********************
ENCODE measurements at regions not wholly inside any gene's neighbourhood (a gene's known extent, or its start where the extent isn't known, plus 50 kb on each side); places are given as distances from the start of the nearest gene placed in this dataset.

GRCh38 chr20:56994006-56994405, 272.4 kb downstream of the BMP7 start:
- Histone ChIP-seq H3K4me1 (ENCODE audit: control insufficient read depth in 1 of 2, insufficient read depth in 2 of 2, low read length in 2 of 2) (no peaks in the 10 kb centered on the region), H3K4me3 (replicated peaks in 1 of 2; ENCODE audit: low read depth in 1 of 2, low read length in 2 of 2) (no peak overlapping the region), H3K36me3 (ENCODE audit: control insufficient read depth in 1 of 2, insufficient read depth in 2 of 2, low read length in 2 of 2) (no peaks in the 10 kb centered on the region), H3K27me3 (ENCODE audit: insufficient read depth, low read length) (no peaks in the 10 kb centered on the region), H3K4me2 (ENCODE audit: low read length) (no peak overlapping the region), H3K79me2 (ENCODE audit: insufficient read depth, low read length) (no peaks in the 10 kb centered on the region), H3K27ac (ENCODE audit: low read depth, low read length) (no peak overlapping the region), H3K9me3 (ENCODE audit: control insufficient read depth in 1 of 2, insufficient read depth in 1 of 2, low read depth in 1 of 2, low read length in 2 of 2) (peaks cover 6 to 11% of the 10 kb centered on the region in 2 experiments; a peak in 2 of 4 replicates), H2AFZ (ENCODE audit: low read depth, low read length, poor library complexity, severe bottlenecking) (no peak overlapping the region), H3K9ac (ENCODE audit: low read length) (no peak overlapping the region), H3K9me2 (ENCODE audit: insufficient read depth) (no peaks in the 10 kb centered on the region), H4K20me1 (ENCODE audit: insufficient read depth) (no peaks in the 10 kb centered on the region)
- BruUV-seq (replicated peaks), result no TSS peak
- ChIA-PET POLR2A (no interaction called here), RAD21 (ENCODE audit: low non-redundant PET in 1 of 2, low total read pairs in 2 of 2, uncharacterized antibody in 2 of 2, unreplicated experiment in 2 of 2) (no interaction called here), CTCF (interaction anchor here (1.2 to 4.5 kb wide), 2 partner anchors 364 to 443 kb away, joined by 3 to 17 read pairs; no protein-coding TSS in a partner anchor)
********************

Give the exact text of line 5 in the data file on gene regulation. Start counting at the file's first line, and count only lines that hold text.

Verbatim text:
- ChIA-PET POLR2A (no interaction called here), RAD21 (ENCODE audit: low non-redundant PET in 1 of 2, low total read pairs in 2 of 2, uncharacterized antibody in 2 of 2, unreplicated experiment in 2 of 2) (no interaction called here), CTCF (interaction anchor here (1.2 to 4.5 kb wide), 2 partner anchors 364 to 443 kb away, joined by 3 to 17 read pairs; no protein-coding TSS in a partner anchor)